Converting a traditional IRA to a Roth IRA has a number of tax implications.

Converting a Traditional IRA to a Roth IRA

Converting from a traditional IRA to a Roth IRA seems like a simple idea at first. Simply transfer the money from your traditional IRA to your Roth IRA, pay some taxes and you are ready to start receiving tax-free income from your Roth IRA throughout your retirement. Everybody loves the idea of tax-free income. However, there are some major disadvantages and some risks the can actually reduce your wealth rather than increase it. The tax situation is not as simple as it seems to be.

All of the money that you transfer from your traditional IRA to your Roth IRA gets added to your ordinary income for the current tax year. This can increase your marginal federal and state tax brackets subjecting any additional income you earn this year to a higher level of taxation. The odds are that you will be in a much higher tax bracket in the current year than you will be later on when you’re taking distributions from your IRA. 

I was looking at an IRA Account at Schwab and I was trying to compare the benefits of a ROTH IRA vs the Traditional IRA. It turns out that the conversion is not always a no-brainer as most people believe.  People often overlook the risk that the increase to your adjusted gross income can also eliminate your eligibility for many tax credits and reduce your itemized deductions. The AGI increase can also reduce or eliminate any subsidies available to you under the Affordable Healthcare Act. This could cost you thousands of dollars. 

You need to look at all of these factors in order to determine what the real cost of the transfer is to you in the current year. This task practically requires you to do your entire tax return in advance just to figure out how much it’s really going to cost you. 

Once you have a good idea of what your tax cost will be, you need to do some present value calculations to make sure that the transfer actually increases your total after-tax return over time. There are a number of online calculators the can help you with this mathematics. The problem is that there a lot of variables and you are playing a giant guessing game. You have no real idea what your tax situation is going to be like in the future. Often, the results of these calculations are that you only end up with more money if you keep working hard and stay in a high tax bracket.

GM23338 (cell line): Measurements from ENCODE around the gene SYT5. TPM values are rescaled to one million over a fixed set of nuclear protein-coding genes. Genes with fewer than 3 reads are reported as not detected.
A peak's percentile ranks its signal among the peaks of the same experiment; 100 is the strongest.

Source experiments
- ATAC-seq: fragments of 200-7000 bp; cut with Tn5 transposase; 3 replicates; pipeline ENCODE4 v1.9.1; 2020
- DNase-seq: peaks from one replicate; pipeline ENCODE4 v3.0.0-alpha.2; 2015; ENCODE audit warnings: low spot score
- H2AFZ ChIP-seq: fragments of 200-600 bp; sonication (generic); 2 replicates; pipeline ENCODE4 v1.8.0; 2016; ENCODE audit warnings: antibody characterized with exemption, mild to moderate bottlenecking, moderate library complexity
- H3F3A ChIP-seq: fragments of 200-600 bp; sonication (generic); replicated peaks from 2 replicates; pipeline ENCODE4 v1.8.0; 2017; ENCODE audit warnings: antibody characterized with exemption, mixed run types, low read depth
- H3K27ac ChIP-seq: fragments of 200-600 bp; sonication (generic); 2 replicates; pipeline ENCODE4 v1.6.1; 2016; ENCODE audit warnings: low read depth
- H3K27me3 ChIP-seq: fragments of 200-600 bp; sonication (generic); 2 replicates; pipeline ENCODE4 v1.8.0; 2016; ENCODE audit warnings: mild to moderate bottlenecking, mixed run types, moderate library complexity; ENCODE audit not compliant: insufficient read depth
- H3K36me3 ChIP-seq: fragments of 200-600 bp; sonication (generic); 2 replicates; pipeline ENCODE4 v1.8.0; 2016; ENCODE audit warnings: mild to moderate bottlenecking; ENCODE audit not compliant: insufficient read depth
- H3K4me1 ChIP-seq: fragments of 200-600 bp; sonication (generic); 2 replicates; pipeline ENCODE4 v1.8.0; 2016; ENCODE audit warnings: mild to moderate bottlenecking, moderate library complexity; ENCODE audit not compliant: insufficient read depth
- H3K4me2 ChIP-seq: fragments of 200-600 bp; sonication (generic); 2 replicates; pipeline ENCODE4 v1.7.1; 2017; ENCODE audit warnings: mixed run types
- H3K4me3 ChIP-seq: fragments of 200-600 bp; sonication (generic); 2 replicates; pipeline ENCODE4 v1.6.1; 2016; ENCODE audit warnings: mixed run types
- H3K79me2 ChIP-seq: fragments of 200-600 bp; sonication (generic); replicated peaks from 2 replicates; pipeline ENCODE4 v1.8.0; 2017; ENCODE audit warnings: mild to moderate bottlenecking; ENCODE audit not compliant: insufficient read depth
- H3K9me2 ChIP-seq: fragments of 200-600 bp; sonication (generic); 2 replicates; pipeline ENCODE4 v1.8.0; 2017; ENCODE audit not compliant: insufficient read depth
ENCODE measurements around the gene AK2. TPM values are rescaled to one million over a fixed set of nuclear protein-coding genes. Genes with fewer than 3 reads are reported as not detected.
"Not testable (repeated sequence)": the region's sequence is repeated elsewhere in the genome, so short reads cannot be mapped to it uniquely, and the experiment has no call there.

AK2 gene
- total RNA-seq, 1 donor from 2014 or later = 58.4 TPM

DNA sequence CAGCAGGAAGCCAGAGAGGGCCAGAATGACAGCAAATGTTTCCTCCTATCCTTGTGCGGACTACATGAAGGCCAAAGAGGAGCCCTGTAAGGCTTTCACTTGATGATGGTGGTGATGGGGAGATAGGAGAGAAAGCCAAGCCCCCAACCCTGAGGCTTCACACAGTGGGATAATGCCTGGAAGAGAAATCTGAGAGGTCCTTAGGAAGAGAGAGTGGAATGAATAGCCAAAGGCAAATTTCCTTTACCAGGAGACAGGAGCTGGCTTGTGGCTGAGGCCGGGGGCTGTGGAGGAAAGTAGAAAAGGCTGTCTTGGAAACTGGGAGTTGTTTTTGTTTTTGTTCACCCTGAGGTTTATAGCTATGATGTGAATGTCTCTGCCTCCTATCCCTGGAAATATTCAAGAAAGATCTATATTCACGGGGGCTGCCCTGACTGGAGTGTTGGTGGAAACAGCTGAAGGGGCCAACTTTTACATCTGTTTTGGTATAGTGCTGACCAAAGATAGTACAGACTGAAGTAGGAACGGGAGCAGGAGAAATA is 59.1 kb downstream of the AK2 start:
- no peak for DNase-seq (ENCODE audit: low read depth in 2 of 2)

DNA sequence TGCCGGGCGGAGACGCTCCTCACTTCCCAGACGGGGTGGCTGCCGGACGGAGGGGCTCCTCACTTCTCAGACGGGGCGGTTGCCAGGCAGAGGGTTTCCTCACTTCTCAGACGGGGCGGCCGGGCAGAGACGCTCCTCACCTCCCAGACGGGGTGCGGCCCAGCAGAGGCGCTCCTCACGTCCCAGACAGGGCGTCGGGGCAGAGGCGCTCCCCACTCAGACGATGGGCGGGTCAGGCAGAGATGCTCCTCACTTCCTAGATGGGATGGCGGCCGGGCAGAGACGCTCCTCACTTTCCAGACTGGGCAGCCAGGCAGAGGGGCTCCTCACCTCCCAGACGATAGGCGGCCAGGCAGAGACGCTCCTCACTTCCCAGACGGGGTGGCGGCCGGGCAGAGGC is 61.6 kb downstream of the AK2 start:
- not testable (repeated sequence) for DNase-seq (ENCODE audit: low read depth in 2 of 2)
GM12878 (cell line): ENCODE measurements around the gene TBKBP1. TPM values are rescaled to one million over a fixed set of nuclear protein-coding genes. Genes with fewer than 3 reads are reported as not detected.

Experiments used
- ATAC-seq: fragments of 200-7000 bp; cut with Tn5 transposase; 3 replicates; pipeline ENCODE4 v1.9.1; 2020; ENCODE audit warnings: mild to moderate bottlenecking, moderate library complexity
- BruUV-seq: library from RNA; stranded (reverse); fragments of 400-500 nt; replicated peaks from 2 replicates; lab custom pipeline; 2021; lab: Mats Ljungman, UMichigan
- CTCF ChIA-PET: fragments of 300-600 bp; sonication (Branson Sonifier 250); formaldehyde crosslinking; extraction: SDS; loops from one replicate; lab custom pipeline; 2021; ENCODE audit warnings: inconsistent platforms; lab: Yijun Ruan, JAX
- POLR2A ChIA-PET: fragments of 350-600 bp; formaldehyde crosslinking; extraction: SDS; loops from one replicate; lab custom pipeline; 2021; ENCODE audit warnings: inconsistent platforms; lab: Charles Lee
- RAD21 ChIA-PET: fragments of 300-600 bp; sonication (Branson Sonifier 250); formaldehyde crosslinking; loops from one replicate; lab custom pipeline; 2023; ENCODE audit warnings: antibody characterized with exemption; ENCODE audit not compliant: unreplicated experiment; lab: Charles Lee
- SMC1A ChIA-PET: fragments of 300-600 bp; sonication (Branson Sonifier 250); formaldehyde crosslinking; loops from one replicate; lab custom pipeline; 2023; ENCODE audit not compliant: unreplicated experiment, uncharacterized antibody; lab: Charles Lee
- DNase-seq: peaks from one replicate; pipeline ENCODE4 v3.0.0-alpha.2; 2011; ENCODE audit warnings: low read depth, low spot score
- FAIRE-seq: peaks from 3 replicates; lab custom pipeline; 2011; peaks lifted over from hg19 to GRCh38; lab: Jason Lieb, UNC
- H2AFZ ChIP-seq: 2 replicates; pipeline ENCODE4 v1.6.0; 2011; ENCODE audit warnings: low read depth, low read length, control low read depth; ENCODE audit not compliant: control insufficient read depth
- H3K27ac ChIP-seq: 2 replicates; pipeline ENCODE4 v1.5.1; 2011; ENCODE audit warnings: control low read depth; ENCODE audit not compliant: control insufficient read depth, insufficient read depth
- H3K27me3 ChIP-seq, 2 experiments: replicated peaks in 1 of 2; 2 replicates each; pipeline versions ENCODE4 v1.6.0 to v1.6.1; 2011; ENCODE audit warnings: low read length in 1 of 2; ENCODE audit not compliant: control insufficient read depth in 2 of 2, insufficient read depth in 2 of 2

Another major variable and thus another major risk, is the government. The government could change the rules of the game at any point in time. They could:

1) Eliminate or reduce the tax-free status of the Roth IRA.

2) Reform taxes so that all the tax brackets are lower.

3) Eliminate the income tax entirely and replace it with a consumption tax.

You really have no idea of what is going to happen.

Conversely, you can assume that government inertia will continue and things will stay pretty much the same as they are now. Plus, there is just as much chance of marginal tax rates going up as there is of them coming down. Under this scenario, there are a few benefits to converting from a traditional IRA to a Roth IRA.

One would be income flexibility. Maybe you are still working but would like some extra money to use to purchase a second home or take a special vacation. The tax-free funds from your Roth IRA are perfect for that purpose.

Tax-free withdraws from your Roth account will not increase your adjusted gross income. Thus, enabling you to take extra advantage of tax deductions and subsidies at a time when they are of more value to you. Also, unlike with a traditional IRA, withdraws are never mandatory so your money can keep growing tax-free for as long as you want.

You are probably starting to wonder why with all the risks and uncertainties you would want any kind of IRA. The answer to that has nothing to do with taxes. The number one benefit of any kind of IRA is asset protection. An IRA is the safest place to protect your money from lawyers, bill collectors, and tax collectors. Even bankruptcy judges can’t touch the first $1,000,000.

Regarding conversions, you need to look at all of the factors and decide what is best for you as both forms have their advantages and disadvantages. Most financial planners counsel their clients to have money in both types of plans. So, maybe you want to convert some or all of your current traditional IRA into a Roth IRA now but continue making tax deductible contributions to a traditional IRA. This will give you the ultimate flexibility when you need it most.

One thought on “Converting a Traditional IRA to a Roth IRA

  1. A wholesale conversion of a large account is rarely worth it. But there are many scenarios in which it makes sense.

    Jan ’13, you converted $10K cash, $10K in stock to two different Roth accounts. The stock is worth $13K at tax time, but the tax is still $2000. (You happened to be nearing the top of the 15% bracket, so half was 15%, half 25%.) You’ve moved money and avoided the risk of saving your way into the 25% bracket at retirement.
    Had the market fallen, you’d recharacterize the stock, and exactly $5000 of cash. Net effect, you’ve ‘topped off’ your 15% bracket this year. For a good number of people, 15% money goes to Roth, 25% money, to pretax accounts. This is a great strategy that can help many. Especially the young person who is at 15% now, but will have increasing income.

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